OLYMPIA — Before the coronavirus pandemic closed most travel between Canada and the United States, a border guard would ask Molly Stenson why she was making a trip to British Columbia just to buy insulin.
Stenson, a Mason County resident with Type 1 diabetes, says officers were usually understanding once she explained that in Canada, Costco sells her lifesaving medication for a fraction of what she would pay in the U.S. — saving her hundreds of dollars a month.
“As long as you aren’t bringing back huge amounts, you’re fine,” said Stenson, 30, adding that skyrocketing prices in the U.S. have led her to ration her medicine. “But I don’t want to push my luck coming back with like 15 vials for a three-month supply.”
From 2012 to 2016, the average price of insulin in the U.S. nearly doubled to about $450 per month, and studies show as many as 25% of diabetics ration their medication — a practice that can lead to kidney failure, blindness and death. But in Canada, Stenson could get her monthly amount for around $100.
Soon, she’ll be able to do the same in Washington. The state Legislature approved a bill this past session to limit out-of-pocket costs at $100 for a month’s supply. Washington is one of few states that have implemented a copay cap. Last year, Colorado was the first state to do so.
But Washington’s cap, which would apply to plans renewed in 2021, is temporary. Many hope state lawmakers can come up with more long-term solutions before the price cap expires in 2023.
The cap is a relief to Stenson, who as a manager of a retail store has health insurance but says the five-hour drive to Canada was still worth the trip.
Despite pushback from insurance companies, including Kaiser Permanente, Regence BlueShield and Premera Blue Cross, the $100 price cap received bipartisan support in the Legislature. Lawmakers heard compelling testimony, including that of an 8-year-old boy whose mother was struggling to afford his insulin.
In Washington, about 686,000 people have diabetes, and an estimated 226,300 rely on insulin. In 2017, diabetes was the seventh leading cause of death in the state, according to the Department of Health (DOH).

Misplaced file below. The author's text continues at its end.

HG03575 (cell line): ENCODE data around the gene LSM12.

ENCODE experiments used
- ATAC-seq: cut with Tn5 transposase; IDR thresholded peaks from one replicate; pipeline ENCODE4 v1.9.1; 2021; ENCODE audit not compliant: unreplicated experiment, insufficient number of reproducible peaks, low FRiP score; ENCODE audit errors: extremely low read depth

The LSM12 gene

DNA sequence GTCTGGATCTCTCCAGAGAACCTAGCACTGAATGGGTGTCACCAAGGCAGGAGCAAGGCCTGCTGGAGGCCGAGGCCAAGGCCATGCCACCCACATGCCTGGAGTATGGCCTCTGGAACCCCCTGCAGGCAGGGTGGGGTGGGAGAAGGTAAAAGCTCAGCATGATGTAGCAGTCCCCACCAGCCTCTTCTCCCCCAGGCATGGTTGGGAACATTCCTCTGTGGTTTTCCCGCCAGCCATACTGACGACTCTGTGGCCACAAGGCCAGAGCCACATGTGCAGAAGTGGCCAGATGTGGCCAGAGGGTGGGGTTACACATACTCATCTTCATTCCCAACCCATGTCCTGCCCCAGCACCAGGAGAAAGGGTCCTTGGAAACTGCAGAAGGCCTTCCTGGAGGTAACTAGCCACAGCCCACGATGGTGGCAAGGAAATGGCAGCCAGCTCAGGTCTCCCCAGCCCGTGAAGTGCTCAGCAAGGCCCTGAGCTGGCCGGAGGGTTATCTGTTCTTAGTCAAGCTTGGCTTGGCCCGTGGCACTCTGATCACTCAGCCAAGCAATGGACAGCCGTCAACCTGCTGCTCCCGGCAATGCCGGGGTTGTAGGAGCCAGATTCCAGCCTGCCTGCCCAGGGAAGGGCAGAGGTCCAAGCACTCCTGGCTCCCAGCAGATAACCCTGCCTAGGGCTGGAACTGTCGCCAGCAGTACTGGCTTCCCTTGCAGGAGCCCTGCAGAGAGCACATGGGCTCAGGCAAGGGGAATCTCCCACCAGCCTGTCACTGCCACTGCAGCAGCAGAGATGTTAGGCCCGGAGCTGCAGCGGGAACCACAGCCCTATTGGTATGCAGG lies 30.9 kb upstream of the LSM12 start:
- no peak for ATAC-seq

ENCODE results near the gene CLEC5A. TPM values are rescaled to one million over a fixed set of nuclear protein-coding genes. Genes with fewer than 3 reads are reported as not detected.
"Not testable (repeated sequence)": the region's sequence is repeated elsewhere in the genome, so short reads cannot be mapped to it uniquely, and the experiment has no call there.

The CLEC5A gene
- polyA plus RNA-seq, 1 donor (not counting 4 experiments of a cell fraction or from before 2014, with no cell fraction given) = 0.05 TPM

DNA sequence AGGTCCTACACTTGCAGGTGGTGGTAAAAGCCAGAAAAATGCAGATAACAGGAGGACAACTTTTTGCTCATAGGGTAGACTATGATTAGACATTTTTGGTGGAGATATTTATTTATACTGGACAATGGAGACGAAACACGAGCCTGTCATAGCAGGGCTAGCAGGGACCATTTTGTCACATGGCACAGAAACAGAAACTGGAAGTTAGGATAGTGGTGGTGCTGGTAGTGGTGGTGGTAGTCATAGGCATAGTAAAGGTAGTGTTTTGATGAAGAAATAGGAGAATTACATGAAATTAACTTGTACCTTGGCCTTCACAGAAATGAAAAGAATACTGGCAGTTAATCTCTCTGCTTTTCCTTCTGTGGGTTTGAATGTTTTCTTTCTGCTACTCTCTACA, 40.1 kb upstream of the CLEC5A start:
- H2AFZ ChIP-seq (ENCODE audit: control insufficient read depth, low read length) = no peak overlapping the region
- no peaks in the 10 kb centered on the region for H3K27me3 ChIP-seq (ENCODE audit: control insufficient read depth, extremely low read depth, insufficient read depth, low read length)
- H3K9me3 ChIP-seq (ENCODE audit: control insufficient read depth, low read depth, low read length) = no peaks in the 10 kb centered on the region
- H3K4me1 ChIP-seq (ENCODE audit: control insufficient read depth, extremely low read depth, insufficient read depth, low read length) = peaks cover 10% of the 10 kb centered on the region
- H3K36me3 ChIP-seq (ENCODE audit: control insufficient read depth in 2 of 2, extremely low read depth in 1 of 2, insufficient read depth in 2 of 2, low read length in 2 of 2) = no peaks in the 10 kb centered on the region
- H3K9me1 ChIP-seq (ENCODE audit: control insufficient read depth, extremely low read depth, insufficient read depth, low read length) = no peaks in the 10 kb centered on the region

“Changes are good that we all know someone with diabetes,” said Colleen Thompson, legislative affairs director for the DOH. “And this disease is forever.”
Thompson also noted that those with diabetes, on average, are hit with higher health-care costs, which can “compete with other costs, such as feeding your family or paying household bills.”
“It could be that the insurance companies might have a little more money to pick up because of that cost cap,” said Sen. Karen Keiser, D-Des Moines, who sponsored the bill. “I really don’t care at this point.”
Keiser said she’s happy with what got passed, as it creates the “infrastructure” to find more permanent solutions in the next two years. It also calls for creation of an insulin work group, tasked with reviewing and designing strategies to reduce the cost of and total expenditures on insulin in the state
Mel Sorenson, representing America’s Health Insurance Plans, testified against setting price limits for drug purchasers, arguing that price-fixing strategies “despite good intentions, rarely actually work.”
In testifying against a $100 copay cap, a representative for Kaiser Permanente argued that insurance companies, who will have to foot the rest of the bill, may be forced to raise premiums.
A drug distributor or wholesaler will also be on the work group, as will representatives from health-plan carriers and an individual with diabetes.
Keiser said she expects the group members to work in their own interests, but that the state needs their expertise to understand how the health-care system works.
Kevin Wren, a Type 1 diabetic and insulin advocate, will represent people with diabetes and is happy to do so but noted he’ll be the only patient on the panel, in contrast to several seats reserved for those in the health-care industry.
He also argued that while a $100 cap would have prevented him from rationing insulin earlier in life, that price still isn’t low enough.
One study estimated that a year’s supply of insulin could be profitably manufactured and sold for less than $133.
“Manufacturers are still making hookah bucks off of the $100 cap,” Wren said.
As for Stenson, she says she has lots of friends who are Type 1 like her. She says having to shell out hundreds of dollars just to stay alive each month gives them a bond. But a lot of those friends are in states without a price cap, and aren’t able to make the trip to Canada.
And now that border crossings to Canada have been restricted due to coronavirus fears, Stenson is scrambling to figure out how and where to get her prescription, including asking friends in other countries to ship it to her.
“It does frustrate me,” Stenson said. “Something bigger needs to be done.”